Cite This Page:

National Institute Of General Medical Sciences. "Mini-Motor Models Nature, Advances Miniaturization Technology." ScienceDaily. ScienceDaily, 10 September 1999. <www.sciencedaily.com/releases/1999/09/990910080621.htm>.
National Institute Of General Medical Sciences. (1999, September 10). Mini-Motor Models Nature, Advances Miniaturization Technology. ScienceDaily. Retrieved October 1, 2014 from www.sciencedaily.com/releases/1999/09/990910080621.htm
National Institute Of General Medical Sciences. "Mini-Motor Models Nature, Advances Miniaturization Technology." ScienceDaily. www.sciencedaily.com/releases/1999/09/990910080621.htm (accessed October 1, 2014).

Share This



More Matter & Energy News

Wednesday, October 1, 2014

Featured Research

from universities, journals, and other organizations


Featured Videos

from AP, Reuters, AFP, and other news services

US Police Put Body Cameras to the Test

US Police Put Body Cameras to the Test

AFP (Oct. 1, 2014) Police body cameras are gradually being rolled out across the US, with interest surging after the fatal police shooting in August of an unarmed black teenager. Duration: 02:18 Video provided by AFP
Powered by NewsLook.com
Raw: Japan Celebrates 'bullet Train' Anniversary

Raw: Japan Celebrates 'bullet Train' Anniversary

AP (Oct. 1, 2014) A ceremony marking 50 years since Japan launched its Shinkansen bullet train was held on Wednesday in Tokyo. The latest model can travel from Tokyo to Osaka, a distance of 319 miles, in two hours and 25 minutes. (Oct. 1) Video provided by AP
Powered by NewsLook.com
Robotic Hair Restoration

Robotic Hair Restoration

Ivanhoe (Oct. 1, 2014) A new robotic procedure is changing the way we transplant hair. The ARTAS robot leaves no linear scarring and provides more natural results. Video provided by Ivanhoe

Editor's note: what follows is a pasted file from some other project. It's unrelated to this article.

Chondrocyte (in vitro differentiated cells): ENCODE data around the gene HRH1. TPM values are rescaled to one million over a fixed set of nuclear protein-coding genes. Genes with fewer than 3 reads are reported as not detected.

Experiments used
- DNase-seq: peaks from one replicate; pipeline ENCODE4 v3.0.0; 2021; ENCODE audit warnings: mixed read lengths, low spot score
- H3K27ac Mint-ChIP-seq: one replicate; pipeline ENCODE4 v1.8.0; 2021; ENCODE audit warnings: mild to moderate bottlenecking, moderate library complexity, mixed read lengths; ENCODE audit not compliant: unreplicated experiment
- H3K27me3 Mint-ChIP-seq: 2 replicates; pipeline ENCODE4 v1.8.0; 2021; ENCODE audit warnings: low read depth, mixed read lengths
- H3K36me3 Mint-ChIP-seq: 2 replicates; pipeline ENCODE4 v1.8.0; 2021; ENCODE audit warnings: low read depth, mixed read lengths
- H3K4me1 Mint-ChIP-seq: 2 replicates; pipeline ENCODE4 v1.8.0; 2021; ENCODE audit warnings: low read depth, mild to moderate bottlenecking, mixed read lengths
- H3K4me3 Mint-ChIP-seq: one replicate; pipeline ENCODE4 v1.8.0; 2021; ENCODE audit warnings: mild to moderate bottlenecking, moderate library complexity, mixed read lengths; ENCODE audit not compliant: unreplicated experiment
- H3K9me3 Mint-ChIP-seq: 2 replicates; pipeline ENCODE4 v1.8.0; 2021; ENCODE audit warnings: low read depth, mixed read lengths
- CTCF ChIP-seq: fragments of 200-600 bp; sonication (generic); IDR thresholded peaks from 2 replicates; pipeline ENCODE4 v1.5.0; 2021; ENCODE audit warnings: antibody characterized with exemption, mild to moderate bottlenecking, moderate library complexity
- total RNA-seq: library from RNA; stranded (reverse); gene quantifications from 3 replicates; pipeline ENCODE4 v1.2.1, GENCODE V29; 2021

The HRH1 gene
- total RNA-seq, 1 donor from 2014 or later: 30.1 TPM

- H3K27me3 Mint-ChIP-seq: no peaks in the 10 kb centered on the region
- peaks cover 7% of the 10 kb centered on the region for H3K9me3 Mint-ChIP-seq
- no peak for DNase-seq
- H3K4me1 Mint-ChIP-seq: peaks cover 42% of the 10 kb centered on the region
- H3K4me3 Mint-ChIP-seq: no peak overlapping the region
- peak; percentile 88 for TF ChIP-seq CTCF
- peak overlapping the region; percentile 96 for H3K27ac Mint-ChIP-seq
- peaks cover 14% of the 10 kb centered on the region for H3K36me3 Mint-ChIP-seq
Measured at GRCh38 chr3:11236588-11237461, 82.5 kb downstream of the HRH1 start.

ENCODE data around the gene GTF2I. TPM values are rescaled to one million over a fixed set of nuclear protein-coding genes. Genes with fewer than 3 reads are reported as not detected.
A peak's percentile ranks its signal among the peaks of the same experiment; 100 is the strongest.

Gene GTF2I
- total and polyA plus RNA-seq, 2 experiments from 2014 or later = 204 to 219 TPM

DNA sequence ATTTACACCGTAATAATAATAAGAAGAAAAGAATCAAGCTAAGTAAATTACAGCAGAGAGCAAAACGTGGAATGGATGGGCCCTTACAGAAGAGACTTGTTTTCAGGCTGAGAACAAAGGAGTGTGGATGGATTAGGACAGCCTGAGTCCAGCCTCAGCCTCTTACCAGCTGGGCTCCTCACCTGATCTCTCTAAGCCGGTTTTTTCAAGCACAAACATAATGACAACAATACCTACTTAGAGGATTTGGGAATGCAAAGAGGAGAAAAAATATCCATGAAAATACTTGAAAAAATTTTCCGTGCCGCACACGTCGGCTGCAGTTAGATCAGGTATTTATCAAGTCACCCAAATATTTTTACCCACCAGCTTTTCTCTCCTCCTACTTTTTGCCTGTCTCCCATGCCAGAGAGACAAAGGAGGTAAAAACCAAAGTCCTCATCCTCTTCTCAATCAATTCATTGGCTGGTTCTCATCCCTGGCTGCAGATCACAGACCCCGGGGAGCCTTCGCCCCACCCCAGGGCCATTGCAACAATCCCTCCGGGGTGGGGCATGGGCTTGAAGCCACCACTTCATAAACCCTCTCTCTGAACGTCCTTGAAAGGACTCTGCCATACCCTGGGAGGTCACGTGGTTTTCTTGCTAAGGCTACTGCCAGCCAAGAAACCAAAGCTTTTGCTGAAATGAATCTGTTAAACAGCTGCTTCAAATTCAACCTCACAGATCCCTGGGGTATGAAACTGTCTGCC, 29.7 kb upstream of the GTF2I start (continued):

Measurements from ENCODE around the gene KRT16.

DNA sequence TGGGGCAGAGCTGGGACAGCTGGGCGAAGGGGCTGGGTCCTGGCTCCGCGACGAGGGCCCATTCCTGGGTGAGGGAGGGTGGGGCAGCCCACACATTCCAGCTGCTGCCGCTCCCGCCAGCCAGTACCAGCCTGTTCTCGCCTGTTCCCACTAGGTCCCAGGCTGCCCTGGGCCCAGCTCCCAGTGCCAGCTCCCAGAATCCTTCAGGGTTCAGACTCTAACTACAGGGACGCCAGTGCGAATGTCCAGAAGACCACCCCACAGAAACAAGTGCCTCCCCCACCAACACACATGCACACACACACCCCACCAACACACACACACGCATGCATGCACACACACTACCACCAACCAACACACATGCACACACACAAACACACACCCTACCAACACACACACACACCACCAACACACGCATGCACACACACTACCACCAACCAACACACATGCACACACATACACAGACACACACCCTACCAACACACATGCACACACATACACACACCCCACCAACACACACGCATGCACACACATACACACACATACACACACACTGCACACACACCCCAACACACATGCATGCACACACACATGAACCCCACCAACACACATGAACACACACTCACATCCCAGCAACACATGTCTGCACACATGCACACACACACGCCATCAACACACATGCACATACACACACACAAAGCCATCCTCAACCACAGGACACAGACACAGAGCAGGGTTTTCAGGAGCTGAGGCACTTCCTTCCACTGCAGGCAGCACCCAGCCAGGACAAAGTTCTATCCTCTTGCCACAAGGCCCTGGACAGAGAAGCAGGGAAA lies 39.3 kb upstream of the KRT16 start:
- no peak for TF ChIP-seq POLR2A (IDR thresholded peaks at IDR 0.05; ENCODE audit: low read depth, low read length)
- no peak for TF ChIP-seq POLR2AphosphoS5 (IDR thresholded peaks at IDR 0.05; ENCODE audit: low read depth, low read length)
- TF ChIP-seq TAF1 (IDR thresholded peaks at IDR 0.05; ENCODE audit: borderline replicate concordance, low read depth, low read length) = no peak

Powered by NewsLook.com
Argentina's Tax Evaders Detected, Hunted Down by Drones

Argentina's Tax Evaders Detected, Hunted Down by Drones

AFP (Sep. 30, 2014) Argentina doesn't only have Lionel Messi the footballer, it has now also acquired "Mesi" the drone system which monitors undeclared mansions, swimming pools and soy fields to curb tax evasion in the country. Duration: 01:18 Video provided by AFP
Powered by NewsLook.com

Search ScienceDaily

Number of stories in archives: 140,361

Find with keyword(s):
Enter a keyword or phrase to search ScienceDaily for related topics and research stories.

Save/Print:
Share:

Breaking News:

Strange & Offbeat Stories


Space & Time

Matter & Energy

Computers & Math

In Other News

... from NewsDaily.com

Science News

Health News

Environment News

Technology News



Save/Print:
Share:

Free Subscriptions


Get the latest science news with ScienceDaily's free email newsletters, updated daily and weekly. Or view hourly updated newsfeeds in your RSS reader:

Get Social & Mobile


Keep up to date with the latest news from ScienceDaily via social networks and mobile apps:

Have Feedback?


Tell us what you think of ScienceDaily -- we welcome both positive and negative comments. Have any problems using the site? Questions?
Mobile: iPhone Android Web
Follow: Facebook Twitter Google+
Subscribe: RSS Feeds Email Newsletters
Latest Headlines Health & Medicine Mind & Brain Space & Time Matter & Energy Computers & Math Plants & Animals Earth & Climate Fossils & Ruins